Care Team at GCPC

As we seek to embody Christ’s love in Guildwood, our church aspires to be a place of caring. While it is true that everyone connected with GCPC is responsible for fostering a caring spirit, the Session bears a special responsibility for ensuring that the people in our congregation receive ongoing pastoral care.

In the traditional Presbyterian model of care, each of the Elders was assigned a district. Originally, a district referred to a geographical area. Eventually, it came to refer to a group of people for whom that Elder was personally responsible. Elders were expected to keep connected with the individuals in their districts through personal visits.

As Bob Dylan expresses, “the times, they are a changin’.” Many Presbyterian Churches have found that this traditional model of pastoral care is no longer working. Some Elders do not possess gifts for visitation; some people do not wish to have an Elder visit them in their home.

The Session at GCPC struggled to meet these changes by developing a new pastoral care model which preserves pastoral care as a church priority. Instead of assigning each Elder a pastoral district, a Care Team was established (in 2009). This team is made up of Elders who have a special interest in the ministry of pastoral care, and others from the wider church who feel called to participate in this ministry.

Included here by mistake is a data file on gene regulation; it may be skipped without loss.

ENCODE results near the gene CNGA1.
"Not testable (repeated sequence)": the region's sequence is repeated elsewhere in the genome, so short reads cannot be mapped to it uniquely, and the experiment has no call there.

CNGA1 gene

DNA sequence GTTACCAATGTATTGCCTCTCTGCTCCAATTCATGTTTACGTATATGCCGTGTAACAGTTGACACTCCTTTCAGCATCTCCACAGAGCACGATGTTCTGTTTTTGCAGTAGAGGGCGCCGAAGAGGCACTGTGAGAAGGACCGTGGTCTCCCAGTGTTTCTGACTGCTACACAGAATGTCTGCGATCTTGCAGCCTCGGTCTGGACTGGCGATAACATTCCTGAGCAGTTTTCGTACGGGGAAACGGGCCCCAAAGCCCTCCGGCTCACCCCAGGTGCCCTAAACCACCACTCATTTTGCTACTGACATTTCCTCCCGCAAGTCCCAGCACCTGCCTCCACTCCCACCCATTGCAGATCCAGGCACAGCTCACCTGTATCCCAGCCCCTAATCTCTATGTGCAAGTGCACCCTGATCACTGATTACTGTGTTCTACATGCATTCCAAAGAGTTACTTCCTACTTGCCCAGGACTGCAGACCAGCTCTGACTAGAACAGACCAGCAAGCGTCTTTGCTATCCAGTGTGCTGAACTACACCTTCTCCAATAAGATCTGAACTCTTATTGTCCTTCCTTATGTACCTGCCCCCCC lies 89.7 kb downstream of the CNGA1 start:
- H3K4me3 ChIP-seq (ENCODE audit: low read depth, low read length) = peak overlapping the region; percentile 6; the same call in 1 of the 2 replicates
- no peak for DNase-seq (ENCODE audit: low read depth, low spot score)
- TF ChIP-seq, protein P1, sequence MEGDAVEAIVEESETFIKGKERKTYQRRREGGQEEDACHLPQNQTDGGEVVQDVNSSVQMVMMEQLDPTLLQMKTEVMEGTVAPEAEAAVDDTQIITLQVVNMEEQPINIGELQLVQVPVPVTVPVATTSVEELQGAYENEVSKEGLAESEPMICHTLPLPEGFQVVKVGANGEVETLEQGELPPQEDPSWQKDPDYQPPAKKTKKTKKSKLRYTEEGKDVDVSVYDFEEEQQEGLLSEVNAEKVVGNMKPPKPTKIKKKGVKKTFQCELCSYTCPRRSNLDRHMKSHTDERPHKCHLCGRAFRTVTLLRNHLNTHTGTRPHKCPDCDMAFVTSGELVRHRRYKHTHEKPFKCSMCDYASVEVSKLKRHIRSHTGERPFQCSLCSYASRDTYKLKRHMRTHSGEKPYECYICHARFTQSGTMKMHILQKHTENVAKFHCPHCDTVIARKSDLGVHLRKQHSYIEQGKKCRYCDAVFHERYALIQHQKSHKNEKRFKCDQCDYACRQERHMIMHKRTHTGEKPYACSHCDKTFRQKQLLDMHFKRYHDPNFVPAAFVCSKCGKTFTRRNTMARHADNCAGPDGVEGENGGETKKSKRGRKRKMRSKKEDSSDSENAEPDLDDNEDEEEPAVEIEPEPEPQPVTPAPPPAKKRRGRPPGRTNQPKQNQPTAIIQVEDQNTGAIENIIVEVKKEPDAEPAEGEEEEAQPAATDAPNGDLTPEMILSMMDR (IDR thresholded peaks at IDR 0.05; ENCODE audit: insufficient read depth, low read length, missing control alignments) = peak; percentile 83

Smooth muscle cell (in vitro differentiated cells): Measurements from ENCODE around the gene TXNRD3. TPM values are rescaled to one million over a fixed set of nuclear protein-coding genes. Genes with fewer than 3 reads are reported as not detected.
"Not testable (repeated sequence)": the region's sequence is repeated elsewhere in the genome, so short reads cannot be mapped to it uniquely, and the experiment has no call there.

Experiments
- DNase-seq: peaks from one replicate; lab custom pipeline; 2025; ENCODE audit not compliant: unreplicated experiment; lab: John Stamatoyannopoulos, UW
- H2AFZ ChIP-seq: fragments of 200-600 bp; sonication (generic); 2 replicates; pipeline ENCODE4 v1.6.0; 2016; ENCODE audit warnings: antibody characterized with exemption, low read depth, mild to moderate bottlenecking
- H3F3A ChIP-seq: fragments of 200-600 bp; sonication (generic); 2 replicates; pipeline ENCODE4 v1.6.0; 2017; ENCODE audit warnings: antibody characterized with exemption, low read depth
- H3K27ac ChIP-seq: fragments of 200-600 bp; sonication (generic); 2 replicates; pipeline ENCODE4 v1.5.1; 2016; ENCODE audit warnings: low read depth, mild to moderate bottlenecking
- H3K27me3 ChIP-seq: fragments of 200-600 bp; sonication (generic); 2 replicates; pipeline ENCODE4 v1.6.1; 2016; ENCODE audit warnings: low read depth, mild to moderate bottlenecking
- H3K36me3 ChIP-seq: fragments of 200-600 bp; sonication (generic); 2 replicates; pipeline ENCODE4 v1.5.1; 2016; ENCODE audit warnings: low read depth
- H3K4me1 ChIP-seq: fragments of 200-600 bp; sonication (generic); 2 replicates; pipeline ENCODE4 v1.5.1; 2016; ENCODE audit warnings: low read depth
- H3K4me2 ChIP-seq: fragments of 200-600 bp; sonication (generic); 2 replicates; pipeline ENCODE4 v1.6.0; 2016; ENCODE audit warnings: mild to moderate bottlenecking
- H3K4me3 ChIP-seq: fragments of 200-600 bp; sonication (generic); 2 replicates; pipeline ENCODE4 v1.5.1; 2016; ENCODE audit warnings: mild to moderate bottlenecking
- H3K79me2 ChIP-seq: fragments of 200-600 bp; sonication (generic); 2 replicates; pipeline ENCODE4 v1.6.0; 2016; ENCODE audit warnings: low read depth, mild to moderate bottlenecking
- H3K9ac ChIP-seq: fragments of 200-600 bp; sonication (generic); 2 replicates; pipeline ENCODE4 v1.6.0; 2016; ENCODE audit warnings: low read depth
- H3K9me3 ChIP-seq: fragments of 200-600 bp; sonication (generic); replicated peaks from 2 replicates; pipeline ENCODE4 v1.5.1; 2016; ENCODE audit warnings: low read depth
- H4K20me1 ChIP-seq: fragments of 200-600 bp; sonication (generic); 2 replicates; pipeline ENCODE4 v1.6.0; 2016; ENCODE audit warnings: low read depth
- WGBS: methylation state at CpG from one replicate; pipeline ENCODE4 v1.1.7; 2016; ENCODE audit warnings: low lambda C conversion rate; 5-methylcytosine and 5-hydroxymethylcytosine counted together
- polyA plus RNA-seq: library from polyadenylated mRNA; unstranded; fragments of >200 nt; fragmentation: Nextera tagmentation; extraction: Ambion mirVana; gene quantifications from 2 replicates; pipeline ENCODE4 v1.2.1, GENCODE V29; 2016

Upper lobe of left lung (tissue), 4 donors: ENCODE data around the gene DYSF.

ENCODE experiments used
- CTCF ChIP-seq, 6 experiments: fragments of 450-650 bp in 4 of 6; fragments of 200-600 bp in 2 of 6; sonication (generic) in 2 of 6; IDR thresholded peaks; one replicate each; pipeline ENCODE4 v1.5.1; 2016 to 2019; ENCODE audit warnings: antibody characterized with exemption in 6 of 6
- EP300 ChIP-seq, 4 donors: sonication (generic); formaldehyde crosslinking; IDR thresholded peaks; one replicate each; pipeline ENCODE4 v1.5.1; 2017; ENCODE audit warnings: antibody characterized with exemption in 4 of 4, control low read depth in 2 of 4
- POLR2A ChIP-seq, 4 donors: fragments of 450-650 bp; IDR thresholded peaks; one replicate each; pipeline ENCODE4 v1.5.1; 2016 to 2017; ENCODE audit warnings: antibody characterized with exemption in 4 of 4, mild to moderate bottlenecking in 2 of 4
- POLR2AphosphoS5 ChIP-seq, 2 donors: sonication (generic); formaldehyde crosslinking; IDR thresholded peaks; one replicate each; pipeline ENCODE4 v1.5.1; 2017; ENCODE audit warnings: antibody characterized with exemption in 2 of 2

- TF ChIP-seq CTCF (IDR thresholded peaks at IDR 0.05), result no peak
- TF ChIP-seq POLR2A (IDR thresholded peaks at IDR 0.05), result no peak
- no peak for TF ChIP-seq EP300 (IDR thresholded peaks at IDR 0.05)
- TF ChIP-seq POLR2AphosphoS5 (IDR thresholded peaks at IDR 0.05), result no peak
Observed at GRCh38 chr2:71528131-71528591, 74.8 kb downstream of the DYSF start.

Session continues to work as a team in offering care to the whole congregation: any person connected with GCPC can approach any Elder for any reason (e.g. the need for pastoral care, or to have their voice heard at a Session meeting). The Session celebrates the strong, caring relationships that presently exist between individual Elders and members, and the adoption of an alternate structure will not affect this. However, Session will use the Care Team to fulfill its mandate to be proactive in offering pastoral care to the whole congregation.

You can connect with the care team by contacting the church for phone information, or by sending an email to careteam AT

Revised April, 2011